The attempts to unite the forces of the Syrian Liberation Army, Syrian National Council, groups of patriotic and left wing organizations, despite all the efforts of European and American Syrian diaspora, has failed.
In opposition to al-Assad regime are the organizations of kurdish minority in Syria: over 1,5 million people, who in recent months has united in two political blocks-Kurdish National Council and the Kurdish Union of Democratic Forces. At this stage, the messages from the Syrian kurds contain heterogeneous signals – from clearly stated desire for putting end to the regime of al-Assad to programmatic request for federalization of Syria like Iraq and formation of Kurdish autonomy.
These requests only confirm the thesis that Syrian kurds remember well the collisions with the National Guard in 2004 in Southwest Kurdistan and distrust the President and his entourage; at the same time they do not wish to flow in organizations like the Syrian National Council, unifying radical Islamists and extreme nationalists, and they discourage any foreign military invasion.
In the Syrian crisis there is a sharp confessional problem- the presence of alavit minority headed by the al-Assads clan with dominant positions in country government in the last 40 years. The confessional conflicts are extremely long, since they are evolving on values, and not at the political level.
Muammar Gaddafi regime was condemned because only a month after the first clashes in Benghazi it was already clear that it does not have the minimum international support and there are almost no chances to withstand the military-political and media pressure of the coalition of European and Arabic countries.
Bashar al-Assad regime is a strategic ally of Russia for the entire period since 1973, of Iran in the last 25 years, and of China in the last decade. Russia and China have exercised veto of two Security Council Resolutions in October 2011 and in February 2012, which in many ways had to legitimize the military campaign of the United States-EU- Arab League Coalition.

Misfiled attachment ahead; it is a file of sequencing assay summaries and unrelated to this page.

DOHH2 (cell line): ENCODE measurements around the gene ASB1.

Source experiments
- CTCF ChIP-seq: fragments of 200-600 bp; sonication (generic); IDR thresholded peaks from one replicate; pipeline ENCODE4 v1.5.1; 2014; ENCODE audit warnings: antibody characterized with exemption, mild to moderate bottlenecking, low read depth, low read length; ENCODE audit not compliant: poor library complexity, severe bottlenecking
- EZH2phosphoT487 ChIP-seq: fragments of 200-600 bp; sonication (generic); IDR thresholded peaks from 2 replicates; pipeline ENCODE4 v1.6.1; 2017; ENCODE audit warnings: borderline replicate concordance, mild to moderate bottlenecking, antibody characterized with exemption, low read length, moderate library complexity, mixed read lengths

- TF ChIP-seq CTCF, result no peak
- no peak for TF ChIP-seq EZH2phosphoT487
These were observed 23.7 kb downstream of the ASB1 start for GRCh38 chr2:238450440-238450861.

Moreover, during the most active anti-Syria media campaign, the external Minister of Russia and the head of the Russian Intelligence visited Damascus to seek a new line in the negotiations on the outcome of the civil war. The Syrian crisis highly affects the national security of Israel also, which adds one additional chain of interrelated circumstances.
At the same tome many characteristics of Lybian scenarios were transferred to Syrian ground.
In the first place – veterans of the wars in Iraq, Afghanistan and Libya were transferred. It is difficult to believe that the peaceful population of some Syrian cities would maintain the attacks of the Syrian special units for weeks – the Fourth Armoured Unit and the National Guard.
Second, the individual terrorist attacks by cars with bombs, which have a heavy effect on the population, clearly suggest the methodology of veterans of the Iraqi al-Qaeda.
Third – the continuing attempts to set up a territory under the control of the Syrian Liberation Army, which like in Benghazi will become a place for concentration of rebel forces, at this stage appears unachievable.
Unlike the Libyan crisis, in the civil war in Syria the Islamic radicals have announced publicly their position. On 12 February, 2012, Al-Qaeda leader Ayman al-Zawahri expressed the organizations support to overthrow Assad’s regime.